On sensitive issues particular attention should be paid to openness and the holding of extensive consultations with the broadest possible participation. The Bureau of the Meeting, with its representative capacity, should render its assistance. Reservations should be kept to the minimum. Consensus decisions thus arrived at will be more easily implemented and will enhance the credibility and the effectiveness of the Movement. Every effort should be made so that the positions of the Non-Aligned Countries in different forums be consistent with the positions of the Movement. Member Countries should lend full support to the institutions created by consensus decisions of the Movement.

B. Guidelines for promoting consensus

The guidelines adopted by the VI Summit will continue to be applied when the extent of the disagreement indicates the absence of consensus.

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3.     CRITERIA FOR ADMISSION

A. Members

The main criterion for the admission of new members should be the adherence to and respect for the principles and objectives of the Movement.

The aspiring country should have adopted an independent policy based on the coexistence of States with different political and social systems, and on Non- Alignment, in line with the Ten Bandung Principles which are the foundation of the Movement.

The Ten Bandung Principles are as follows:

  1. Respect for fundamental human rights and for the purposes and principles of the Charter of the United Nations.
  2. Respect for the sovereignty and territorial integrity of all nations.
  3. Recognition of the equality of all races and of the equality of all nations, large and small.
  4. Abstention from intervention or interference in the internal affairs of another country.
  5. Respect for the right of each nation to defend itself singly or collectively, in conformity with the Charter of the United Nations.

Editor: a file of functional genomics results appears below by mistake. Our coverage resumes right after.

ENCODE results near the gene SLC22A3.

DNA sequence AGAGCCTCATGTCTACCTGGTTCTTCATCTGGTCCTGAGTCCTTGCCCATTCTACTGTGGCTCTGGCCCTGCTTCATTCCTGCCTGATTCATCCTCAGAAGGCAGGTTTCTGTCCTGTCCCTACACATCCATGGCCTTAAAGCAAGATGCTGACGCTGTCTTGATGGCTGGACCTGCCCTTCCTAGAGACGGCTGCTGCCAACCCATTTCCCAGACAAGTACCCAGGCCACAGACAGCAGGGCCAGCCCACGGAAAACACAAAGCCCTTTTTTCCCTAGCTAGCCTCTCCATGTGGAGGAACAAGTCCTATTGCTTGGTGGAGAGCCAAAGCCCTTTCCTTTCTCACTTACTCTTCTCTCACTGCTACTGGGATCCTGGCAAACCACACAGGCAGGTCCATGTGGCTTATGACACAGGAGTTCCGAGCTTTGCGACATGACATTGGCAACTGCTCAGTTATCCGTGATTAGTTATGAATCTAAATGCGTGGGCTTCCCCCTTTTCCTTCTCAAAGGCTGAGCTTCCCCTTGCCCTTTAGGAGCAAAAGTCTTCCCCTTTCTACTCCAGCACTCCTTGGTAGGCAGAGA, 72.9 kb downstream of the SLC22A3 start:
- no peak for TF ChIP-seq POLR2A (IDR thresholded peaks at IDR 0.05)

6. a) Abstention from the use of arrangements of collective defence to serve the particular interests of any of the big powers.
    b) Abstention by any country from exerting pressures on other Countries.
  7. Refraining from acts or threats of aggression or the use of force against the territorial integrity or political independence of any country.
  8. Settlement of all international disputes by peaceful means, in conformity with the Charter of the United Nations.
  9. Promotion of mutual interests and co-operation.
  10. Respect for justice and international obligations.

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The aspiring country should also adhere to the principles and purposes of the Movement which have been reaffirmed by the Heads of State or Government in the XI Summit such as independence, territorial integrity and sovereignty of States, the attainment of general and complete disarmament under effective international control, the right of peoples under colonial or other forms of alien domination or foreign occupation to realize their right to self-determination, equality among nations, full respect for international law, pacific settlement of disputes, the democratization of international relations, economic and social development, an equitable international economic order, the development of human resources, the protection and promotion of all human rights and fundamental freedoms, including the right to development, and the co-existence of different systems, cultures and societies. Solidarity with the Movement shall be considered as an additional criterion for admission of new members and will be assessed in light of support for NAM initiatives and proposals.